America is the most predatory nation in the world, and now, so are America's businesses and educational institutions.  It's now all just one big giant Pyramid Scheme, thus, now you almost have to be an intellectual and financial gladiator to come out unscathed, it's no wonder that there is a high college drop-out rate for those who start out in the lion's den with the most lions in the first place.

There is a statement in this video that is really funny in a disgusting sort of way at 21:45:

 

https://www.youtube.com/watch?v=GAuIEN-JQ-Y

 

"You Americans have the best high school education in the world.

 

What a pity you have to go to college to get it."

 

This video is from 1998 so that is what some people in England were thinking about American education 15 years ago.  The system is a scam to make kids spend a lot of time and a lot money having information dribbled out to them. 

 

A reading list could combat that.  Like how many people encounter Plato's Allegory of the Cave in some college philosophy class and have instructors make a Big Deal of it?  Well Arthur C. Clarke used it in a science fiction story, A Fall of Moondust, in 1961 and I read it in grade school.  Most high school and college textbooks are lots of words with little information and presented in a way to make it seem more complicated than it is.  Look at how big books and backpacks have gotten since the 60s.

 

So why don't we make a list for Black kids and politely ignore the palefaces.  But are there lots of Black educators hooked into the system caught up in the same game?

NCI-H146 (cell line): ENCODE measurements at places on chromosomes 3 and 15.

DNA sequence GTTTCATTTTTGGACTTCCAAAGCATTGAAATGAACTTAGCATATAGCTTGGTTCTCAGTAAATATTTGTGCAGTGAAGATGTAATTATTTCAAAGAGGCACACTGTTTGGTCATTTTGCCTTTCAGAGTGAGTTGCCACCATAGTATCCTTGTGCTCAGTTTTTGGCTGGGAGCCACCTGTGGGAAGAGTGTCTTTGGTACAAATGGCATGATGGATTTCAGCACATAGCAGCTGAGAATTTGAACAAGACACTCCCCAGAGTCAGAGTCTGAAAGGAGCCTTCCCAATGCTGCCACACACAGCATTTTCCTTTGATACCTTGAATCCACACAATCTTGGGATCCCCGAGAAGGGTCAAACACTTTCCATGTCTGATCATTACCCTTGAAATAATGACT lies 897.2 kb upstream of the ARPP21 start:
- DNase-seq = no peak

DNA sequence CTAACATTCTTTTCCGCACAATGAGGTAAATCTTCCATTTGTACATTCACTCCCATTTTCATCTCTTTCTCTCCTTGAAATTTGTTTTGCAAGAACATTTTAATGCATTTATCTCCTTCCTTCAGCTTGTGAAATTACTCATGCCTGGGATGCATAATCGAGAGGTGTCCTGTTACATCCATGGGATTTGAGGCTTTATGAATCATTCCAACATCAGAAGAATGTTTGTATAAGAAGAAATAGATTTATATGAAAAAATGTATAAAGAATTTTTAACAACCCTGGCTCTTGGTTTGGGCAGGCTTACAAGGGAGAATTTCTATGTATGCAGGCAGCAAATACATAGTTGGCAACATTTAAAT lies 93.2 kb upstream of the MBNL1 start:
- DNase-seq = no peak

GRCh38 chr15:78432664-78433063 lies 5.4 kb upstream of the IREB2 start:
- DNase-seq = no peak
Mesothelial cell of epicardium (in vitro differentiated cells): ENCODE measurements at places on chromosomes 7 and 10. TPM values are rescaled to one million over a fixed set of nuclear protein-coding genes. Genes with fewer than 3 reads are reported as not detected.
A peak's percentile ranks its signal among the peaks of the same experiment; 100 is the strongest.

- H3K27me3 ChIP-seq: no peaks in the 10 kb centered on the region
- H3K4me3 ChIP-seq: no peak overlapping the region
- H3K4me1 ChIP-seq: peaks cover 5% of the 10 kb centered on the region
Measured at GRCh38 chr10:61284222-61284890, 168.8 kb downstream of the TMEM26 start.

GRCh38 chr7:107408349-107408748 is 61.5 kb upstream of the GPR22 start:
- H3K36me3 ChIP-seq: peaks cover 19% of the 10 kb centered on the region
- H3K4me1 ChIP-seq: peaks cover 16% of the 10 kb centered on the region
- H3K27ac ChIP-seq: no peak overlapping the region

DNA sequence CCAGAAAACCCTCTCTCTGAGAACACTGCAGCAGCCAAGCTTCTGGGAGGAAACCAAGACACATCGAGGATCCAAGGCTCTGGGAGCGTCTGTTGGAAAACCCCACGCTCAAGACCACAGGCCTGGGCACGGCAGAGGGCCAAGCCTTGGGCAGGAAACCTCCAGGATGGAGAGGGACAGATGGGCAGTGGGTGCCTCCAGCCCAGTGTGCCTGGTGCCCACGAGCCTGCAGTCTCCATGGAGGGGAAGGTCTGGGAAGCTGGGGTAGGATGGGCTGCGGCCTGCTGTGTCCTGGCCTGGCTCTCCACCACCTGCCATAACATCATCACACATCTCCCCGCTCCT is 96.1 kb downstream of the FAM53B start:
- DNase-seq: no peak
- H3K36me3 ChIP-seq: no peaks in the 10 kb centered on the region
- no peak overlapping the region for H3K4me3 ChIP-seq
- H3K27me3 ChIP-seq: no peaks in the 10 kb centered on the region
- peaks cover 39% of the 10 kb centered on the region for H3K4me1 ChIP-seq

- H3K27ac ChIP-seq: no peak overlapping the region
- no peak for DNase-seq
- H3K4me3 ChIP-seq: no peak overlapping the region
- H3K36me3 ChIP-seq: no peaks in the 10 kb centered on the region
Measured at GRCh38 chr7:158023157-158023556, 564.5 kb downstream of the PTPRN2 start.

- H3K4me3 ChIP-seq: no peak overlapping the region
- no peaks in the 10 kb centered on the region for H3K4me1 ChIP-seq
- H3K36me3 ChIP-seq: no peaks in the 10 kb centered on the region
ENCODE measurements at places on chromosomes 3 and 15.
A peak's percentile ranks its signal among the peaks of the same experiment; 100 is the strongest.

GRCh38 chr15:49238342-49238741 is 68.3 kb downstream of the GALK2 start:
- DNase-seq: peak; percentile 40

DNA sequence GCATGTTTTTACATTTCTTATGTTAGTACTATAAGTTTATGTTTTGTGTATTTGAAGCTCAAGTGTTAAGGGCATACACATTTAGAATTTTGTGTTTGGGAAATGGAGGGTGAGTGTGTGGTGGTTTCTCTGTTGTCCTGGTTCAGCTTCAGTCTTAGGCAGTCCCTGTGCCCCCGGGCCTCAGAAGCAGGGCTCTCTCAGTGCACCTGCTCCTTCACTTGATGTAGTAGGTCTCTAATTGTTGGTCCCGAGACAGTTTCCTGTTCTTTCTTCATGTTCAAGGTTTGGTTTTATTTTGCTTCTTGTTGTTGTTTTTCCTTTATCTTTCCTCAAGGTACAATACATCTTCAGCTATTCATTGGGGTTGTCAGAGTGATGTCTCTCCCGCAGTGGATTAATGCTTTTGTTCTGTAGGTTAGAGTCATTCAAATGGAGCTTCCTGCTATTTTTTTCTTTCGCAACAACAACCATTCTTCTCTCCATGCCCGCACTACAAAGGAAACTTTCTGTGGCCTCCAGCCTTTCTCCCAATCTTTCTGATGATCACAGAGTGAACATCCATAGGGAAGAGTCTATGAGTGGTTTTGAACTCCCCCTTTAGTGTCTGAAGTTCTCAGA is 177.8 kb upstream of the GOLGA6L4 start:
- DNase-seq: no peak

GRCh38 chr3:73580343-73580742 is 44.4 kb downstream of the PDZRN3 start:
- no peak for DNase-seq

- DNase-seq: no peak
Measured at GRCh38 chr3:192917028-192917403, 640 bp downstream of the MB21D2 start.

I wish someone had told me about this when I was in high school.

 

The Tyranny of Words (1938) by Stuart Chase
http://www.anxietyculture.com/tyranny.htm
http://archive.org/details/tyrannyofwords00chas
http://www.youtube.com/watch?v=M9H1StY1nU8

 

Xum

  regarding the article's statement, it is funny as heck. Cuz when I was in high school a thousand years ago, I graduated prepared.  If I had decided NOT to go to college...I would have STILL had enough skills to find a job and take care of myself independently.  Today?  Nope.  High schoolers are at a disadvantage cuz for the most part, many essential components were TAKEN out of high school curriclum and transferred over to the college level.  Totally UNFAIR.  And it didn't have anything to do with MONEY and more of trying to accommodate the increase in student enrollment over the years-classrooms got larger.  And that crippled those who just wanted to graduate and find a decent job.  Cuz now they were FORCED to attend college to acquire those skills no longer given in high school. 

 

For example:  auto shop, wood shop, home economics, sewings, cooking, accounting, etc.  are no longer offered at the high school level. (Let's not forget some folks are not college material)  And it really a kinda oxymoron cuz more students are getting pregnant today than ever before and NEED these skills to take care of their  young families independently from govt programs and from depending on family members.  It used to be you could graduate from high school and get a job working on cars or construction, as a secretary, clerk  or even smart enough to pass government job examinations.  Today?  Even so called college grads are suffering from lack of basic skills to obtain entry-level employment  In some places, you need a bachelors just to work as a receptionist. 

 

So my point is....it's a new day.  And if students want to get ahead of the game, they better prepare themselves on the college level which really is in many cases the old high school standard except for the onset of technology-the ONLY crucial difference.  Yeah it's funny cuz really I had all I needed to survive in this world with just my high school dipolma.  Who knew?  But!